MSA Employment Report for the Year Ending June 2018

Thursday, August 2, 2018

HFF is pleased to report on MSA Employment for the year ending June 2018. Our research team analyzes trends and data to give readers a better view into the current state of the economy and how employment is being affected. Please note that we have added several new sections to the report to better explain the employment situation. 

Dallas and New York were the only MSAs able to create more than 100,000 jobs. The top eight MSAs were able to create more than 50,000 jobs. Employment in national HFF markets grew by 1.85 percent in the 12 months ending June 2018, and, having added 1,136,500 jobs during the year, accounted for 47.3 percent of the nation’s headline growth. The top ten expanding employment bases below combined to account for approximately 30.4 percent of the nation’s overall growth in the past year.



Altering our perspective to percentage growth (to level the playing field), we see that Houston, Phoenix, Dallas and Seattle remain in the top 10. Large markets such as New York, Los Angeles and Chicago now lag given their respective percentage growth rates below 1.66 percent, the median of the 50 markets below. Orlando, Austin, Raleigh, Riverside, Houston, Jacksonville, San Jose, Phoenix and Dallas lead the markets with the only growth rates above three percent. Employment growth continues to be strong, with approximately 30 markets now expanding at a rate in excess of 1.5 percent and 26 markets exceeding the national average.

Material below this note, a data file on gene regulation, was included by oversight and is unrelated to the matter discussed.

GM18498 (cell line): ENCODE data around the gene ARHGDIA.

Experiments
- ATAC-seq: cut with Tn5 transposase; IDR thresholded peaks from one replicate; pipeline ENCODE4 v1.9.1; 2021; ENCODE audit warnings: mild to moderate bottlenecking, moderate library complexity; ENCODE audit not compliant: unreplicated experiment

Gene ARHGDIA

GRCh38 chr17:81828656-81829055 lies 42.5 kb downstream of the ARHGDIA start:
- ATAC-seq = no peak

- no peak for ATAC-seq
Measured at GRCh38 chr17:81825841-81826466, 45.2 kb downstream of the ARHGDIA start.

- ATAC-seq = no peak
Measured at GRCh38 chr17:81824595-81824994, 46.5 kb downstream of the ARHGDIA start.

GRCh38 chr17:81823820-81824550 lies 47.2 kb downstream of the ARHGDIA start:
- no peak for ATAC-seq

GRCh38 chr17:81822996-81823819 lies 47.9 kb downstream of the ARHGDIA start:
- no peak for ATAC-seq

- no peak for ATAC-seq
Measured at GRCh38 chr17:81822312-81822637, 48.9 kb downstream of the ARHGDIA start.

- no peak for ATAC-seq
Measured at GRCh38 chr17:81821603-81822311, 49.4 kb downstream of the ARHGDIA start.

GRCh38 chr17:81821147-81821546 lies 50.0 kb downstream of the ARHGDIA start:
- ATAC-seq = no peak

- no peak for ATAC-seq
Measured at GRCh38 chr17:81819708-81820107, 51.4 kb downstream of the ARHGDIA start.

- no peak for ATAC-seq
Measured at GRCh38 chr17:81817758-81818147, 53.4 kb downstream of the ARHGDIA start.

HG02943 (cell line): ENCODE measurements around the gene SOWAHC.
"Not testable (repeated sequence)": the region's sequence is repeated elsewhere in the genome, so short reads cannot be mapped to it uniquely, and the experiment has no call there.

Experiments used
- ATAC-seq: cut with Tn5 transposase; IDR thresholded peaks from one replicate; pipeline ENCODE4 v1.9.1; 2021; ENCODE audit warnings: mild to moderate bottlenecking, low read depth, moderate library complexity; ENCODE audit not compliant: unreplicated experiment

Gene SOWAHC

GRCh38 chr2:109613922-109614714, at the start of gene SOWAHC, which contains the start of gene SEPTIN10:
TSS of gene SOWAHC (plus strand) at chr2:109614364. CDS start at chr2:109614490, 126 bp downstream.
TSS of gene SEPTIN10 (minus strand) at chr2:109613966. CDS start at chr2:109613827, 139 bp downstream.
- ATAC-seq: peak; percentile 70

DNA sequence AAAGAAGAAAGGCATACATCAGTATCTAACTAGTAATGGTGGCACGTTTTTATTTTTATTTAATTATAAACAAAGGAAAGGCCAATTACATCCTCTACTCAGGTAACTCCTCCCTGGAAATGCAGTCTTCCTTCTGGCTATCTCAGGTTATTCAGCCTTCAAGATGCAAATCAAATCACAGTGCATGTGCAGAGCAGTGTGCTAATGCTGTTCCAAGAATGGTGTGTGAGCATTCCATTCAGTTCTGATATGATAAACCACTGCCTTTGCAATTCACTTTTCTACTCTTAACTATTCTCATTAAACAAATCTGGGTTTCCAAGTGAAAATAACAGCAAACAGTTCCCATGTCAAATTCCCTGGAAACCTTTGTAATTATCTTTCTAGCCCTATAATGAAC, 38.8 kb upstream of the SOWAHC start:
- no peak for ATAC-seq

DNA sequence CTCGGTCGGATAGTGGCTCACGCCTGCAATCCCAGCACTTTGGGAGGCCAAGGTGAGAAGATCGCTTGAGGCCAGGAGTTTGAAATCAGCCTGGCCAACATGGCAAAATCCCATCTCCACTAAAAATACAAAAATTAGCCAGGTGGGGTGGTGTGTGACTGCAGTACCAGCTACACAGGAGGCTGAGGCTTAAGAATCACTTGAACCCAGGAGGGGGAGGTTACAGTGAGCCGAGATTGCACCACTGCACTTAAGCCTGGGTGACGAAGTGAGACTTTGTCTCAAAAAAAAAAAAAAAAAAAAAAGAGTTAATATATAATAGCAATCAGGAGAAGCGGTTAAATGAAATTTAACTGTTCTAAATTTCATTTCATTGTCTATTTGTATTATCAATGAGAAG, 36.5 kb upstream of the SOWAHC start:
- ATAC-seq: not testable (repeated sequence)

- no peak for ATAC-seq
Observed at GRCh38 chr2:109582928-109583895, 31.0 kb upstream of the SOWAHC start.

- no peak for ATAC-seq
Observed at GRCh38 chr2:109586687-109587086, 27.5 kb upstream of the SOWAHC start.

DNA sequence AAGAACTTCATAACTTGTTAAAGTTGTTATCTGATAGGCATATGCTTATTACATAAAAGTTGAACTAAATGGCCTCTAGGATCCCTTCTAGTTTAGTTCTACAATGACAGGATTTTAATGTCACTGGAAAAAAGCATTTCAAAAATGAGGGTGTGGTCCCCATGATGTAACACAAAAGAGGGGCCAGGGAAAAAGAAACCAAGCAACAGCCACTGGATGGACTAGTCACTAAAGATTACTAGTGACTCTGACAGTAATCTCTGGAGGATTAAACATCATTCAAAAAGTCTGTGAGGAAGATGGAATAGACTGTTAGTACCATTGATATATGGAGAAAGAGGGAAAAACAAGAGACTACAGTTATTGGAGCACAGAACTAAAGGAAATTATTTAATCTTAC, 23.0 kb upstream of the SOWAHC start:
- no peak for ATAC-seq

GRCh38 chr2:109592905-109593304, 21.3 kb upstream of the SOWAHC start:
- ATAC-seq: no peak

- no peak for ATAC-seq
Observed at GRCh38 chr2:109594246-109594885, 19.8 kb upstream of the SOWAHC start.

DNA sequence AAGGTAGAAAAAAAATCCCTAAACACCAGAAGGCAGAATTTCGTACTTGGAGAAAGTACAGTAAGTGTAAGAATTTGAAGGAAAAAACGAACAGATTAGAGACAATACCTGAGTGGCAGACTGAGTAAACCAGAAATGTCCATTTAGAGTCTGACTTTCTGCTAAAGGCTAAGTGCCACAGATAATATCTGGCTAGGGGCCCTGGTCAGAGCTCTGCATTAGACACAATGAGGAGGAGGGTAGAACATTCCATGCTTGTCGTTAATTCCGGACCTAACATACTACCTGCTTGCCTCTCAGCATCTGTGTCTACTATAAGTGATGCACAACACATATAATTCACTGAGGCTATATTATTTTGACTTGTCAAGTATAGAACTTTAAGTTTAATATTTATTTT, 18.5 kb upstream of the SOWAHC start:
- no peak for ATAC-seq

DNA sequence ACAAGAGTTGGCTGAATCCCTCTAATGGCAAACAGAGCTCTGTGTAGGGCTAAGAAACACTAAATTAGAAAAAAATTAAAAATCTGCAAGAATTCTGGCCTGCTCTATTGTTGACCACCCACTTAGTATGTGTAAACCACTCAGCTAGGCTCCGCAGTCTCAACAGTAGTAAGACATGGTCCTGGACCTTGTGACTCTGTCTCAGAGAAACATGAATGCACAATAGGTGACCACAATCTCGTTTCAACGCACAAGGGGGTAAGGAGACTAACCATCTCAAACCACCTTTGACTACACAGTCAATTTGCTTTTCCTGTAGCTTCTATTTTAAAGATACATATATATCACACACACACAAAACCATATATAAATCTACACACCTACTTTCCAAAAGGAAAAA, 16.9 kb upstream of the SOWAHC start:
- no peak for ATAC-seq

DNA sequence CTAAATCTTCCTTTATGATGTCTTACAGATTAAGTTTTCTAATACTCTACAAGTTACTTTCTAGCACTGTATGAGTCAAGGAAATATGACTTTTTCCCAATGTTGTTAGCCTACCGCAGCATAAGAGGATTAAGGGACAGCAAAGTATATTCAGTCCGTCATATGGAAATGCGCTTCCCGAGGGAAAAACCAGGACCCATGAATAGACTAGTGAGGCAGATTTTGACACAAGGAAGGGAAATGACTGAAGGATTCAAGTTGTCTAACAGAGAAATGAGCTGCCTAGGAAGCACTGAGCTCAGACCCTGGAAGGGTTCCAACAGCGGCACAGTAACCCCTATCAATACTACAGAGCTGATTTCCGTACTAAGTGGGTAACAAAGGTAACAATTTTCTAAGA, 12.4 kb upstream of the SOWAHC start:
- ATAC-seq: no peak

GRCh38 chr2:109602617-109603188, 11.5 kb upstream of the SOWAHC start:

Here we can see that employment growth for 40 percent of the MSAs are accelerating compared with last year. Thirty-four percent have growth rates closer to their five-year maximum than their five-year minimum.



Here we look at the difference between the five-year annualized forecasted employment growth and the annualized growth we’ve seen in the past five years. Growth is forecasted to slow substantially for most MSAs, with only Virginia Beach and Newark forecasted to have an increased rate.



Here we can see that the Unemployment Rate is falling for 39 of our 50 MSAs. Note that labor force growth is important in this narrative: 

  • Denver’s labor force grew by 3.6 percent year-over-year and still managed to have the second lowest Unemployment Rate of 2.9 percent.  
  • However, Hartford’s labor force shrunk by -1 percent, contributing to the decline in unemployment from 4.8 to 4.5 percent.  

A total of eight MSAs saw their labor force decline in the past year.


How to read: The vertical lines shows the range of the Unemployment Rate for the last two years.  The box shows the year-over-year change of the Unemployment Rate. If the box is black, the Unemployment Rate has decreased (the bottom of the box is the current rate and the top is last year's rate).  If the box is clear, it has increased (the top of the box is the current rate and the bottom is last year's rate).


Thirty-two of our tracked MSAs have an Unemployment Rate less than the national level, and, while 27 are below four percent, last month 44 were below four percent.  Though, note that this data is not seasonally adjusted.    


Sources: HFF Research, Bureau of Labor Statistics, Department of Labor, Bloomberg, Oxford Economics

Prepared by: National Research Analyst Laura Bancroft

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